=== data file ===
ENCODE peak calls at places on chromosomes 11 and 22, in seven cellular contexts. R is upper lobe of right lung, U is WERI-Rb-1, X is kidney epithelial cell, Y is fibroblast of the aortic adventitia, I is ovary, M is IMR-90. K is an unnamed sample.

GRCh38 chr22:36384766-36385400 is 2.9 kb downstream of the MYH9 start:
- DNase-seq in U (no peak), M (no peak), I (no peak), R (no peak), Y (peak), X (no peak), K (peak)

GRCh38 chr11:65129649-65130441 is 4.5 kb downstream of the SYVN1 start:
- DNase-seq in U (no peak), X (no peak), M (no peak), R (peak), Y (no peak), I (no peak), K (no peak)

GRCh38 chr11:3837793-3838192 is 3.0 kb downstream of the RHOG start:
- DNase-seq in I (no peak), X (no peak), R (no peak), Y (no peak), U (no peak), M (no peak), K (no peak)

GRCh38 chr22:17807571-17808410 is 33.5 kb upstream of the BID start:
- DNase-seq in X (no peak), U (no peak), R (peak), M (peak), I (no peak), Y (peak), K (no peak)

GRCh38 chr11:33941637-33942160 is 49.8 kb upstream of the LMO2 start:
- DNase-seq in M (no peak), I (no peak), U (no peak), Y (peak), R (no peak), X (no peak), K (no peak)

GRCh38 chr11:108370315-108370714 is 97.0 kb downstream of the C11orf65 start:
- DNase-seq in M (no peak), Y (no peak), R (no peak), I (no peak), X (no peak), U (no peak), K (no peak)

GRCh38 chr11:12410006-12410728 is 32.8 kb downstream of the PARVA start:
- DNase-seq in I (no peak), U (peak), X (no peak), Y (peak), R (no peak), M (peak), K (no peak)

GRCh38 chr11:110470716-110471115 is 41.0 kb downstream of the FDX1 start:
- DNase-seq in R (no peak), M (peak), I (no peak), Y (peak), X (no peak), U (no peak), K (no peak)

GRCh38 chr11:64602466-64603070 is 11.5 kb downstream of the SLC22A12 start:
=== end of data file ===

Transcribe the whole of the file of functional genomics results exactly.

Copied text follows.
ENCODE peak calls at places on chromosomes 11 and 22, in seven cellular contexts. R is upper lobe of right lung, U is WERI-Rb-1, X is kidney epithelial cell, Y is fibroblast of the aortic adventitia, I is ovary, M is IMR-90. K is an unnamed sample.

GRCh38 chr22:36384766-36385400 is 2.9 kb downstream of the MYH9 start:
- DNase-seq in U (no peak), M (no peak), I (no peak), R (no peak), Y (peak), X (no peak), K (peak)

GRCh38 chr11:65129649-65130441 is 4.5 kb downstream of the SYVN1 start:
- DNase-seq in U (no peak), X (no peak), M (no peak), R (peak), Y (no peak), I (no peak), K (no peak)

GRCh38 chr11:3837793-3838192 is 3.0 kb downstream of the RHOG start:
- DNase-seq in I (no peak), X (no peak), R (no peak), Y (no peak), U (no peak), M (no peak), K (no peak)

GRCh38 chr22:17807571-17808410 is 33.5 kb upstream of the BID start:
- DNase-seq in X (no peak), U (no peak), R (peak), M (peak), I (no peak), Y (peak), K (no peak)

GRCh38 chr11:33941637-33942160 is 49.8 kb upstream of the LMO2 start:
- DNase-seq in M (no peak), I (no peak), U (no peak), Y (peak), R (no peak), X (no peak), K (no peak)

GRCh38 chr11:108370315-108370714 is 97.0 kb downstream of the C11orf65 start:
- DNase-seq in M (no peak), Y (no peak), R (no peak), I (no peak), X (no peak), U (no peak), K (no peak)

GRCh38 chr11:12410006-12410728 is 32.8 kb downstream of the PARVA start:
- DNase-seq in I (no peak), U (peak), X (no peak), Y (peak), R (no peak), M (peak), K (no peak)

GRCh38 chr11:110470716-110471115 is 41.0 kb downstream of the FDX1 start:
- DNase-seq in R (no peak), M (peak), I (no peak), Y (peak), X (no peak), U (no peak), K (no peak)

GRCh38 chr11:64602466-64603070 is 11.5 kb downstream of the SLC22A12 start: